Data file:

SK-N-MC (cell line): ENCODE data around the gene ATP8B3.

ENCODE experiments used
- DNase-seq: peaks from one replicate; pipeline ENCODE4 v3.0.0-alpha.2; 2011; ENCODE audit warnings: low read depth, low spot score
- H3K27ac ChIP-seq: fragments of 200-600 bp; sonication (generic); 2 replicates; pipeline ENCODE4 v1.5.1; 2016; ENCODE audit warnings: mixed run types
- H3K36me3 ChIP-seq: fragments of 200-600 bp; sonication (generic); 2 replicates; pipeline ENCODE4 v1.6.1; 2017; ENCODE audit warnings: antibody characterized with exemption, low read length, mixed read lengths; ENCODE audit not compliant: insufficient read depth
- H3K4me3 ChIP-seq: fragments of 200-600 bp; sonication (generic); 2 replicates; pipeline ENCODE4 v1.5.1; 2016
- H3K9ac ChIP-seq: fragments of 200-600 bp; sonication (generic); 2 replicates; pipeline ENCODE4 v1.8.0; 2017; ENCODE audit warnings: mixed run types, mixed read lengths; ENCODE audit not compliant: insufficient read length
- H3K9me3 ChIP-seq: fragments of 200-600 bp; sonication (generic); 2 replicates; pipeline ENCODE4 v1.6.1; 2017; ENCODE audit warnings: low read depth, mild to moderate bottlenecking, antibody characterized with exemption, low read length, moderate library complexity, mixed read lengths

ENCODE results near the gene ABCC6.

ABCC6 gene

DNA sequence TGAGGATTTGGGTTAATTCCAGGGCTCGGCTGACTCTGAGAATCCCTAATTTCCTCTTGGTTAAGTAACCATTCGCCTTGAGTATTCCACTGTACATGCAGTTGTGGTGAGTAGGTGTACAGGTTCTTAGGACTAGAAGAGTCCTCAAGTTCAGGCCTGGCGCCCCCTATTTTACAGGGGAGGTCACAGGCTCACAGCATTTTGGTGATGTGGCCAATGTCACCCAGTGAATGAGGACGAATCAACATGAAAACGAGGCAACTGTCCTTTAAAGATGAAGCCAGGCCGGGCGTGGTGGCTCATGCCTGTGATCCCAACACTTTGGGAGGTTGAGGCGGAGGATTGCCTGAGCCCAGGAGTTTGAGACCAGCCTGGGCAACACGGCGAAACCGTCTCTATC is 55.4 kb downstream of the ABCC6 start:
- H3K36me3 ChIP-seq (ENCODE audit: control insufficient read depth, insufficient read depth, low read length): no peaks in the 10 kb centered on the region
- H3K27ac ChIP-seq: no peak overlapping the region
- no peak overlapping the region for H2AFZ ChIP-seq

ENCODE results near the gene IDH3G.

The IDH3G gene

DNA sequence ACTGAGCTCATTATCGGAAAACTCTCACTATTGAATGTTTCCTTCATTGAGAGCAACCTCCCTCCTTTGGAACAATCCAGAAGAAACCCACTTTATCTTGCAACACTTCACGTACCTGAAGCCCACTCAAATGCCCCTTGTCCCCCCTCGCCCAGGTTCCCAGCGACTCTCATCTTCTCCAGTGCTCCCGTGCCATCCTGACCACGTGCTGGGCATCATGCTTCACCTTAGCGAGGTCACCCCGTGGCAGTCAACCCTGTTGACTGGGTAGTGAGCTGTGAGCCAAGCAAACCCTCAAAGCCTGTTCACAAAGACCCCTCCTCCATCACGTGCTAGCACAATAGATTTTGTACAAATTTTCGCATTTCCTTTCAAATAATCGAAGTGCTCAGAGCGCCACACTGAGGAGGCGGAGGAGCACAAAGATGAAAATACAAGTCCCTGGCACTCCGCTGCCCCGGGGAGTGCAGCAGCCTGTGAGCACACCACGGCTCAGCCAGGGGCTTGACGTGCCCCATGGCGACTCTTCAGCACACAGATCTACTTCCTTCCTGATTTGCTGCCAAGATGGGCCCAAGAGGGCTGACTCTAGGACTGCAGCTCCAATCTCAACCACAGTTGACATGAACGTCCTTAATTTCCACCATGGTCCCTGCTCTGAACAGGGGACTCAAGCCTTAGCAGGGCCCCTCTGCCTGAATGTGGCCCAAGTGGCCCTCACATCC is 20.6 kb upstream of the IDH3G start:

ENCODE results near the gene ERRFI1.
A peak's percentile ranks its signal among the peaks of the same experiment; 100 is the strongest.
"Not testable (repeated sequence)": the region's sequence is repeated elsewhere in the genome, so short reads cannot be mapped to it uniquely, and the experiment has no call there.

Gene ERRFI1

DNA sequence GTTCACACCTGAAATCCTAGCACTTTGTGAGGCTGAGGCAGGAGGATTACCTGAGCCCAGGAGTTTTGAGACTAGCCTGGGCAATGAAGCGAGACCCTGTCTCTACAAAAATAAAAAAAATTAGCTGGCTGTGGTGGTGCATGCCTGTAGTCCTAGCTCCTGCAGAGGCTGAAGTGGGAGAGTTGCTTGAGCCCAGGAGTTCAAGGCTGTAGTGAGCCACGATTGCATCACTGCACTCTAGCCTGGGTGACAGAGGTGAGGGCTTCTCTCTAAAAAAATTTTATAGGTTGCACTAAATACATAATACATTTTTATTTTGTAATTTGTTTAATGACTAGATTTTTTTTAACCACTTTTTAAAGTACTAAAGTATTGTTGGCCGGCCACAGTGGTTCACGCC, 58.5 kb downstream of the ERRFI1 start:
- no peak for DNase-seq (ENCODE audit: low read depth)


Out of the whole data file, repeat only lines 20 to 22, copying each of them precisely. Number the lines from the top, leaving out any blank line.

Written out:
"Not testable (repeated sequence)": the region's sequence is repeated elsewhere in the genome, so short reads cannot be mapped to it uniquely, and the experiment has no call there.

Gene ERRFI1

DNA sequence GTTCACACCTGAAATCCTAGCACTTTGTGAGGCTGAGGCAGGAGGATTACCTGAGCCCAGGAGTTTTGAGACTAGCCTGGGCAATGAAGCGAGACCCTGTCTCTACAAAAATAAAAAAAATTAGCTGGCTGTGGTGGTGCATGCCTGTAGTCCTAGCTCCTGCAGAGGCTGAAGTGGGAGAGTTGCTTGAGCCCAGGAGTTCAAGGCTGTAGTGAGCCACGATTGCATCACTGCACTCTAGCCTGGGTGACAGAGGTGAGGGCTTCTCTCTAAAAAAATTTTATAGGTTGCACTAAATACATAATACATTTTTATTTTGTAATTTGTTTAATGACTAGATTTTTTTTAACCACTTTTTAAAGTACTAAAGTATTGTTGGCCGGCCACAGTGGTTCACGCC, 58.5 kb downstream of the ERRFI1 start: